In some cases, it may be desirable to provide means for visually observing the operation of the control system. To this end, the reference and signal voltages E and B from the flip-flop 58 may be fed to a conventional buffer amplifier and filter 122 (FIG. 2). The output of this amplifier is fed to a suitable indicating device 124, of any conventional design, for visually indicating the difference between the average values of the reference and signal voltages.

While a preferred embodiment of the invention has been disclosed, it will be apparent that numerous modifications in design, arrangement of parts and instrumentalities are possible within the scope of the following claims.

I claim:

1. An electrical interval comparison device of the character described comprising an electrical switching circuit which has two different operating states and generates a first D.C. signal in one state and a second D.C. signal in the other state, means to switch said circuit between said states in alternate fashion at intervals related to the intervals to be compared whereby the circuit generates first and second fluctuating voltages, means for converting said fluctuating voltages to first and second average D.C. voltages, respectively, and means to compare said average voltages and generate an electrical error signal related to the electrical difference between the average voltages.

2. An electrical interval comparison device of the character described comprising an electrical switching circuit which has two different operating states and generates a first D.C. signal in one state and a second D.C. signal in the other state, means to switch said circuit between said states in alternate fashion at intervals related to the intervals to be compared whereby the circuit generates first and second fluctuating voltages, means for converting said fluctuating voltages to first and second average D.C. voltages, respectively, and means to compare said average voltages and generate a first electrical error signal when the first average voltage exceeds the second average voltage and a second electrical error signal when the second average voltage exceeds the first average voltage.

3. An electrical interval comparison device of the character described comprising an electrical flip-flop circuit which generates a first D.C. signal in its off state and a second D.C. signal in its on state, means to switch said circuit between its on and ofi states in alternate fashion at intervals related to the intervals to be compared whereby the circuit generates first and second fluctuating voltages, means to convert said fluctuating voltages to first and second average D.C. voltages, respectively, and means to compare said average voltages and generate an electrical signal related to the electrical difference between the average voltages.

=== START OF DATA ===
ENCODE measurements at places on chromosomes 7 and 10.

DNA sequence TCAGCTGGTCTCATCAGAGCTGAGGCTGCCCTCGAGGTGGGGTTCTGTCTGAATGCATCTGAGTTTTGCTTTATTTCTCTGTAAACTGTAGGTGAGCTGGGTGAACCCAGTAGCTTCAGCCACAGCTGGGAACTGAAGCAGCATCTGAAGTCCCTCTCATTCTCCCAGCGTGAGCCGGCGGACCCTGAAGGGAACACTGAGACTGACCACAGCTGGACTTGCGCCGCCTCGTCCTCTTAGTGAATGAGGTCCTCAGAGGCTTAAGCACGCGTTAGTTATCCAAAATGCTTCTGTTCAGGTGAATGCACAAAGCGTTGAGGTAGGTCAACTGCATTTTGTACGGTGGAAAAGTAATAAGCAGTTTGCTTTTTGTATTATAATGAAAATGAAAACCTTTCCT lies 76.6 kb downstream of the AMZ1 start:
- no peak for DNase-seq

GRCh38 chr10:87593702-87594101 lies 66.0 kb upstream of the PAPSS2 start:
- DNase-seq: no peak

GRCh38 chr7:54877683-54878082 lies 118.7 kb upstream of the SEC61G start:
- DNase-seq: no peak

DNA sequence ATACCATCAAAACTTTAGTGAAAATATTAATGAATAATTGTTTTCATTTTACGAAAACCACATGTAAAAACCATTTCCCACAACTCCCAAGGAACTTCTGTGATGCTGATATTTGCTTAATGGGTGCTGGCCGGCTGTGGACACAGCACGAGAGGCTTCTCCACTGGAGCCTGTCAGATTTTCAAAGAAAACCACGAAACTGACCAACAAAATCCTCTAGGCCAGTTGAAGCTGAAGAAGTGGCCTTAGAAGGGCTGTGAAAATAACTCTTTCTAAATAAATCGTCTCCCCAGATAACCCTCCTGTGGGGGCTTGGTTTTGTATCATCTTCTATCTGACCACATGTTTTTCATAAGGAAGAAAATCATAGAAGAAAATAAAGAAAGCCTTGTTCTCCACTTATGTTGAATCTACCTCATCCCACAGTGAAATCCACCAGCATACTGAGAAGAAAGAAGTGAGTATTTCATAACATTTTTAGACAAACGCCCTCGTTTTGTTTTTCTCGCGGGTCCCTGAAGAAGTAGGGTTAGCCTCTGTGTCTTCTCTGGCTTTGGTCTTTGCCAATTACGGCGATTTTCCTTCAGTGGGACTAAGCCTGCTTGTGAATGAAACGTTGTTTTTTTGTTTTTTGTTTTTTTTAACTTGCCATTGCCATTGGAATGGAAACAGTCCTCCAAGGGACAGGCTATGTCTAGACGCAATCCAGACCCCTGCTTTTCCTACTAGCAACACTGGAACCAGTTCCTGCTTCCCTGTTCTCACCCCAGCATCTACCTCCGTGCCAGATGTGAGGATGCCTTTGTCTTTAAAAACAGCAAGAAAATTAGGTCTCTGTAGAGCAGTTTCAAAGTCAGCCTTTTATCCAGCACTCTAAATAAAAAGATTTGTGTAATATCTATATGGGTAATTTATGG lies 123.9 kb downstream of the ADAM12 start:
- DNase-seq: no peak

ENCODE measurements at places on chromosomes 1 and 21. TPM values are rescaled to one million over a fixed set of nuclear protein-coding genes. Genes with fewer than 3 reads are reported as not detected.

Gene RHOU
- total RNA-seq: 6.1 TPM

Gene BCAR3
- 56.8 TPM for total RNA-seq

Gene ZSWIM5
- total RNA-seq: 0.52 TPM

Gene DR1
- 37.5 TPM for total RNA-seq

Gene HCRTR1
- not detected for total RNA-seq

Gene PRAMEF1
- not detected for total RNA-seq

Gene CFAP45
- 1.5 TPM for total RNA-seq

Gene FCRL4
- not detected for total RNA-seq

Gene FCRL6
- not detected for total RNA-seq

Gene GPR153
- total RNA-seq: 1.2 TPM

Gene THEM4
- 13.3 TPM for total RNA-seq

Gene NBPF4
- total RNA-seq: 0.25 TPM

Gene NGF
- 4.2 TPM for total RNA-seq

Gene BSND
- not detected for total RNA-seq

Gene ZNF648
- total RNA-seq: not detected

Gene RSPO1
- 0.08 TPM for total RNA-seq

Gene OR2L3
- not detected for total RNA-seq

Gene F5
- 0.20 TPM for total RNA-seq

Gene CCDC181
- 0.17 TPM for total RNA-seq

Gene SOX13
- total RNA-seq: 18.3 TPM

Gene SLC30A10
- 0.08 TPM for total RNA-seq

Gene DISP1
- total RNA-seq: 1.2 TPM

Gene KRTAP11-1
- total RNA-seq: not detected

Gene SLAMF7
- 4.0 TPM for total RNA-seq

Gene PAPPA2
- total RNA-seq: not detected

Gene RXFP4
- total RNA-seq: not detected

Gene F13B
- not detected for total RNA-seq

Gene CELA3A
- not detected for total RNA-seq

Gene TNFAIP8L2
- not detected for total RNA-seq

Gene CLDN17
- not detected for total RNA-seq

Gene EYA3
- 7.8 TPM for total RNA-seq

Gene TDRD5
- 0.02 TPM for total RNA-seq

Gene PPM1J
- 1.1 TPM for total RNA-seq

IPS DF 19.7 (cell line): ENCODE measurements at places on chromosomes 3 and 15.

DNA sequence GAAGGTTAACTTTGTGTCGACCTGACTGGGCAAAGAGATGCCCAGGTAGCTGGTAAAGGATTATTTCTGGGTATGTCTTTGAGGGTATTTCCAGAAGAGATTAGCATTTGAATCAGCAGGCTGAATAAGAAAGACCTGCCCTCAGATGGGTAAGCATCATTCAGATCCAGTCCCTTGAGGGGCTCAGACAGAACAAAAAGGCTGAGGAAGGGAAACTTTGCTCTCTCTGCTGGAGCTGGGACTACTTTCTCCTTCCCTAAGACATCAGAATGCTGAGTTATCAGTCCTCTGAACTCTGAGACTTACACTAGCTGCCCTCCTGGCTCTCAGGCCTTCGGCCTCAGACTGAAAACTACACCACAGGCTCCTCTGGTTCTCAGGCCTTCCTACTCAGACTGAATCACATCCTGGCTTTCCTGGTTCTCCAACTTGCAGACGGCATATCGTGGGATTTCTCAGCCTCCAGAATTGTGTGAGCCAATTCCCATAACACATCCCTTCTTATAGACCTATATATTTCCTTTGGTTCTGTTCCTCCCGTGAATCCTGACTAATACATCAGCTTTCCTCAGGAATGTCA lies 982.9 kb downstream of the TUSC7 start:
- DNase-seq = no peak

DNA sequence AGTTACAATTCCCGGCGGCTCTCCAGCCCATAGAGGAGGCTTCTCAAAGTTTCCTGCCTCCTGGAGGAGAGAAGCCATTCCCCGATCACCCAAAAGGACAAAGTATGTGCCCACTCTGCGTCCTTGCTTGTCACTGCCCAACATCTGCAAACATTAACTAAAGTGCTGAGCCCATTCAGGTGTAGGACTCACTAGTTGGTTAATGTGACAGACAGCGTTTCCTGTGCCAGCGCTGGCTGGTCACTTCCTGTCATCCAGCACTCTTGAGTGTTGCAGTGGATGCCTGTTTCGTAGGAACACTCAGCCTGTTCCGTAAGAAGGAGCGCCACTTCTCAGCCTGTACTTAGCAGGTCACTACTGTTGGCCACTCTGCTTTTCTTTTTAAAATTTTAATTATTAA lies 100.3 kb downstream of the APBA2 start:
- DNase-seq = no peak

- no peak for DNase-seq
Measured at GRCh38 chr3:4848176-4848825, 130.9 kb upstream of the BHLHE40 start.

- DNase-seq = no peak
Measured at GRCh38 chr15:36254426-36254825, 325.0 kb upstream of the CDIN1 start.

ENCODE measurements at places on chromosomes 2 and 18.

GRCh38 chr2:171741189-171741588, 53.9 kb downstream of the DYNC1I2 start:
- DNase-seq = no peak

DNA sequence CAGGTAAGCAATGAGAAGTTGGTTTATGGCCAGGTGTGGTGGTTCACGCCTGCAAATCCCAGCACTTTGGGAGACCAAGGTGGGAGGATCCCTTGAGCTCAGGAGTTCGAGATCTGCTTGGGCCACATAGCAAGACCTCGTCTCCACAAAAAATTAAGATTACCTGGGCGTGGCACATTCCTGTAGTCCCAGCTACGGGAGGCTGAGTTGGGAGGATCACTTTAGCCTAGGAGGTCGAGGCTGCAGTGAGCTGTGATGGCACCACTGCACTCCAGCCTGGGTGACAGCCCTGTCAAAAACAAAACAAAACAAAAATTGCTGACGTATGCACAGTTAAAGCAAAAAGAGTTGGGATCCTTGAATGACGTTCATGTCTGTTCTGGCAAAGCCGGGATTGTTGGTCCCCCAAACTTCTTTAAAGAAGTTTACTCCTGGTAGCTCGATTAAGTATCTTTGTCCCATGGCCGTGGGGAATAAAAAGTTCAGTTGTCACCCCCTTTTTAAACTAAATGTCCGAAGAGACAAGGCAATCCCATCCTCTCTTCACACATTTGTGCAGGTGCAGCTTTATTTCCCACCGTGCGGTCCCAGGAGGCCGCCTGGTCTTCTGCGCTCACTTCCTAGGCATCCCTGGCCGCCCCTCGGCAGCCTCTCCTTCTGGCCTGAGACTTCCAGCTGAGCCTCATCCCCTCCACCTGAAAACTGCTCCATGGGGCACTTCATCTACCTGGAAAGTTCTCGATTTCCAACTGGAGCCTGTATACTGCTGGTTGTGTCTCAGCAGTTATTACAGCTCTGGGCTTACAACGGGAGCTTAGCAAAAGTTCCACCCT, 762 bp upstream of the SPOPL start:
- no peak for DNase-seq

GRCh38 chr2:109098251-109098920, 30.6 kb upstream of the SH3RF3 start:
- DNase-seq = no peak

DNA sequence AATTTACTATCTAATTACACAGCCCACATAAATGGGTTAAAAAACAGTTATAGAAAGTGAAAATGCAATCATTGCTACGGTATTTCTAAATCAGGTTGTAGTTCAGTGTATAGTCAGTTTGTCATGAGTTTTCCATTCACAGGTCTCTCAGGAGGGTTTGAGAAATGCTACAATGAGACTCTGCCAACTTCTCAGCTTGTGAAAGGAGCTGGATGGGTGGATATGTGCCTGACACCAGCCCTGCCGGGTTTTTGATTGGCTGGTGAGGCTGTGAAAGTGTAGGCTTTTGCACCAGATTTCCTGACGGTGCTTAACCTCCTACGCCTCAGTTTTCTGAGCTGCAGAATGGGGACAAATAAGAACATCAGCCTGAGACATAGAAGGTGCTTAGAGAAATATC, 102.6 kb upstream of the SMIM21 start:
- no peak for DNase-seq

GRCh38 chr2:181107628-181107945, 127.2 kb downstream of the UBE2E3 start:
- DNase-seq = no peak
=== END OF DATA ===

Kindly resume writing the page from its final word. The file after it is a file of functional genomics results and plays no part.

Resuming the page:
4. An electrical interval comparison device of the character described comprising an electrical switching circuit which has two diflerent operating states and generates a first D.C. signal in one state and a second D.C. signal in the other state, first selectively operable means for switching the circuit to one state, second selectively operable means to switch the circuit to the other state, said first and second means being adapted for alternate operation at intervals related to the intervals to be compared to switch said circuit between said states in elternate fashion whereby the circuit generates first and second fluctuating voltages, means to convert said fluctuating voltages to first and second average D.C. voltages, respectively, and means to compare said average D.C. voltages and generate an electrical signal related to the electrical difference between the average voltages.

5. An electrical interval comparison device of the character described comprising an electrical switching circuit which has two different operating states and generates a first D.C. signal in one state and a second D.C. signal in the other state, first photoelectric means for switching the circuit to one state, second photoelectric means to switch the circuit to the other state, said first and second means being adapted for alternate operation at intervals related to the intervals to be compared to switch said circuit between said states in alternate fashion whereby the circuit generates first and second fluctuating voltages, means to convert said fluctuating voltages to first and second average D.C. voltages, respectively, and means to compare said average D.C. voltages and generate an electrical signal related to the electrical difference between the average voltages.

6. An electrical interval comparison device of the character described comprising an electrical switching circuit which has two operating states and two outputs and generates a first D.C. signal at one output when in one state and a second D.C. signal at the other output when in the other state, means to switch said circuit between said states in alternate fashion at intervals related to the intervals to be compared whereby the circuit generates first and second fluctuating voltages, means for converting said fluctuating voltages to first and second average D.C. voltages, respectively, and means to compare said average voltages and generate an electrical error signal related to the electrical difierence between the average voltages.